I have a book that I would dearly love to give to my daughter Sarah, who is studying international affairs, because it contains so much wisdom, and I keep trying to finish it, but it’s just one of those books you have to read a little bit at a time.
I remember reading the first chapter of “The Brothers Karamazov” by Fyodor Dostoyevksy when I was about 14. Enraptured as I was, I had to put the book away. I couldn’t read any more for three years. I guess there was some stuff I couldn’t understand yet.
The book I’m talking about tonight is called “In Review: Pictures I’ve Kept” and it’s by Dwight D. Eisenhower. On the dust jacket there is a picture of Ike in an overcoat, holding his hat, sitting on a stone wall in Gettysburg.
There is a picture in this book of Ike walking with John F. Kennedy at Camp David. JFK was asking Ike’s advice during the Cuban missile crisis — good move! But what’s most historic about this picture — aside from the fact that Ike was probably giving JFK some advice that kept us all from being blown to smithereens — is that Ike is carrying a hat and JFK is not.
Ike was the last president to wear a hat and after that hats on men disappeared from American life.
But the book is more than a collection of photographs. It’s got selections from all of his other books. As I read this book I can’t help but think of all the people who died because some bonehead or boneheads failed to heed the advice that Ike put in this book.
Let’s start with Dien Bien Phu, Vietnam’s post-WWII struggle for independence from France. In 1951, Ike, not yet president, was commander of the newly constituted North Atlantic Treaty Alliance.
“NATO forces needed greater Frenchg participation,” Ike writes, “but this was largely denied because of France’s losses and costs in the Indochina war.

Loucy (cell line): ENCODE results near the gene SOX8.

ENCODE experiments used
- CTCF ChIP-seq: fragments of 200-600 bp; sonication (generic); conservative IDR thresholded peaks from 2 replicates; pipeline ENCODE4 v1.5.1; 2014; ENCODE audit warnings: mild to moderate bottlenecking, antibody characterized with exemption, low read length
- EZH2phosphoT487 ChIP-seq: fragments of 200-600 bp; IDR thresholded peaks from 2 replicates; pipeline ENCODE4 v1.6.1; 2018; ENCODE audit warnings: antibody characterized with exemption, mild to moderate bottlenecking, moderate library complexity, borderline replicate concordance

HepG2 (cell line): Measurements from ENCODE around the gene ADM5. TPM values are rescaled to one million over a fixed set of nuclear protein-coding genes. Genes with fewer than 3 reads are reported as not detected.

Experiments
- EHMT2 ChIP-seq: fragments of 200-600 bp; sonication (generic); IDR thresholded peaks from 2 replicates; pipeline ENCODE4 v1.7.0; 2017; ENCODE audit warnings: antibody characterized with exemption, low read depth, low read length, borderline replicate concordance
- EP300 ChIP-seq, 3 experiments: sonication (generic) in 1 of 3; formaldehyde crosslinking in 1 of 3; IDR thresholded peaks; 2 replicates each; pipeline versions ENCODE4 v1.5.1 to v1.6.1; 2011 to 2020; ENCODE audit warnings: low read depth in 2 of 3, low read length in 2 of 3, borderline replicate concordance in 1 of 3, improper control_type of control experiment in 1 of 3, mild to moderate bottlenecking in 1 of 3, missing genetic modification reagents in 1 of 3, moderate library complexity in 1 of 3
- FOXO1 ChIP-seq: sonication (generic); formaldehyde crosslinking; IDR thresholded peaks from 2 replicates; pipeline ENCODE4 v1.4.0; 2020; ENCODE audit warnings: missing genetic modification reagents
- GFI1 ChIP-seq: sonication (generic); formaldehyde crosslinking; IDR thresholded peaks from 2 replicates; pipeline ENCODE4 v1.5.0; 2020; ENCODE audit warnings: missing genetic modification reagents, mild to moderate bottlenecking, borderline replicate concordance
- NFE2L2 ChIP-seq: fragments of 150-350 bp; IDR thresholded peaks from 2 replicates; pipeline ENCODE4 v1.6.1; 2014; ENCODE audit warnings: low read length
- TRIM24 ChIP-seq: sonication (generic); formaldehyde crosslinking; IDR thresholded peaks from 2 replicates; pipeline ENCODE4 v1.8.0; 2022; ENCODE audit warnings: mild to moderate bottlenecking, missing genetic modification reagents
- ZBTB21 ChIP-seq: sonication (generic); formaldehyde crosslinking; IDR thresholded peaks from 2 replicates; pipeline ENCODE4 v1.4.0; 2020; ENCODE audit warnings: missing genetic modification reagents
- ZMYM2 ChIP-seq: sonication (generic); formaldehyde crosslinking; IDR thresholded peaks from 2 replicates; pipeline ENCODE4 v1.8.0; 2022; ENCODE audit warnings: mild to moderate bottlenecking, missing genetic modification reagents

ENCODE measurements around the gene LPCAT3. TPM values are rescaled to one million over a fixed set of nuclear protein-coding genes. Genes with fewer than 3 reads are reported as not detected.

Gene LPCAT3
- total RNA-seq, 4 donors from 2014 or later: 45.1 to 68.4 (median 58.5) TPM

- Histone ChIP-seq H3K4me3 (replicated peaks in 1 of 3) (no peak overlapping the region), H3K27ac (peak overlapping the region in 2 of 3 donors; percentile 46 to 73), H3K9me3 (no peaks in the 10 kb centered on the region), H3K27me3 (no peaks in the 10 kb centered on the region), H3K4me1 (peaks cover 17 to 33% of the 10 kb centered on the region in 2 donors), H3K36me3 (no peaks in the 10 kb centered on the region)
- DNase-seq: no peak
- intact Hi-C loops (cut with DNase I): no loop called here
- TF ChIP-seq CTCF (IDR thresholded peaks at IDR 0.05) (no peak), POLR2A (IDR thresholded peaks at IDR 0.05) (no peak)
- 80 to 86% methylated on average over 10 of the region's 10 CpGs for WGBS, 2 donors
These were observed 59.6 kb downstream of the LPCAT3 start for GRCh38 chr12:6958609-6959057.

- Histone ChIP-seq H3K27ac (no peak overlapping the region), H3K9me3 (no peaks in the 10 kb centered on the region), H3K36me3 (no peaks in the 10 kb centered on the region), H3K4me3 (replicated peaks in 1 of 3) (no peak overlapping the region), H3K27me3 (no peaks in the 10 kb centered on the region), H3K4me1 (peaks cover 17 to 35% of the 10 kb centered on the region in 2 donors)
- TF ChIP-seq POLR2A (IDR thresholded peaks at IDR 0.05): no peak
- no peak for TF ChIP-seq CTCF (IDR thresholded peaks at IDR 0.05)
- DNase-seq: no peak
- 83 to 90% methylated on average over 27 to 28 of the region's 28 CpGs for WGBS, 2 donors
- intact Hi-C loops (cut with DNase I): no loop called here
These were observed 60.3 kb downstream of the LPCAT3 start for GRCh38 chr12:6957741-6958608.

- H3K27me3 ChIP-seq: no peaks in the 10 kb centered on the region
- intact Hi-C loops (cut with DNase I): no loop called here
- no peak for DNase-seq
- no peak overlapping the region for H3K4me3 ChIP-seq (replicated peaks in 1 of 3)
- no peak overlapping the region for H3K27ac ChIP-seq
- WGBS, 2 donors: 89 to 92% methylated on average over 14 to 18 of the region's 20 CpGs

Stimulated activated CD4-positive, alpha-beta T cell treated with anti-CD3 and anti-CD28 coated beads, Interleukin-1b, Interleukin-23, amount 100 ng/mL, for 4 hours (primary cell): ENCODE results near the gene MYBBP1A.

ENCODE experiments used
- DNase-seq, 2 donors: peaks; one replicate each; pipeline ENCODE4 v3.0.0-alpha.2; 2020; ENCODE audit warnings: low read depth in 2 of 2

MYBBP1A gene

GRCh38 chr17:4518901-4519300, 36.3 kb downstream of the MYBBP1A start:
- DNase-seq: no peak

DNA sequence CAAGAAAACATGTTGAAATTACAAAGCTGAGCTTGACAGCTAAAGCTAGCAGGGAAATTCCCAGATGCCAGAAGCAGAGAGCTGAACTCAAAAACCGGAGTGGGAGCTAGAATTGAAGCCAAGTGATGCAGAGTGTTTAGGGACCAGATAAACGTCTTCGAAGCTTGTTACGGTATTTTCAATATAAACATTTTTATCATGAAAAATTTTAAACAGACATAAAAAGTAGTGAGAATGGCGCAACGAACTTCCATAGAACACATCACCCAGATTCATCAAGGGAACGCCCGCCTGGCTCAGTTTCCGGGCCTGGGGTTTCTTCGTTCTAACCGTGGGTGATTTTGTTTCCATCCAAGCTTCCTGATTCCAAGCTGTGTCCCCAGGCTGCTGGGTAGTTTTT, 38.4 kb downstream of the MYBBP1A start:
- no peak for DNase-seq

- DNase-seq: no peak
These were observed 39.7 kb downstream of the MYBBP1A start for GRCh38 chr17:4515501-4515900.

“These losses and costs to the French might be lessened, I believed, if allies could carry part of the load in defending Indochina. Such a development would depend, of course, upon a clear appreciation throughout the Free World that the war was in no sense an effort by the French to sustain their former domination of the area, but was in fact a clear case of freedom defending itself from Communist aggression.
“To bring about such an appreciation, there would have to be a definite and public pledge on the part of the French to accord independence and the right of self-determination as soon as military victory should be attained.
“I repeatedly urged upon successive French governments the wisdom of publishing to the Free World, and particularly to all Indochina, such an unequivocal commitment.”
Simple, obvious advice from someone who knew what he was talking about. Wouldn’t the French give this pledge, just to acknowledge that the opinion of the Free World was worth something, and at the same time end this costly, indeed ruinous struggle? Not! Apparently it was a matter of national honor.
Later the French occupied Dien Bien Phu. Ike wrote, “It was difficult then — as it is now with the advantage of hindsight — to understand exactly why the French decided to send 10,000 crack troops into this position, strong as it was, whose only means of supply was by air.”
When a French diplomat explained to Ike that the French strategy would “draw them out where we can then win,” he replied,
“The French know military history,” Ike replied. “They are smart enough to know the outcome of becoming firmly emplaced and then besieged in an exposed position with poor means of supply and reinforcements.”
Now clearly this statement is false. The French were not smart enough to know this, nowhere near smart enough. But, nevertheless you must admit, it contains a great deal of wisdom.
And before you get too smug about the stupidity of the French, you must consider the subsequent stupidity of our own government in pursuing policies that were still more ruinous in the same exact location. Think of all the people, Americans and Vietnamese, who would not have died if Lyndon Johnson and Robert McNamara had heeded Ike’s advice:
“Willingness to fight for freedom, no matter where the battle may be, has always been a characteristic of our people,” Ike wrote, “but the conditions then prevailing in Indochina were such as to make unilateral American intervention nothing short of sheer folly.”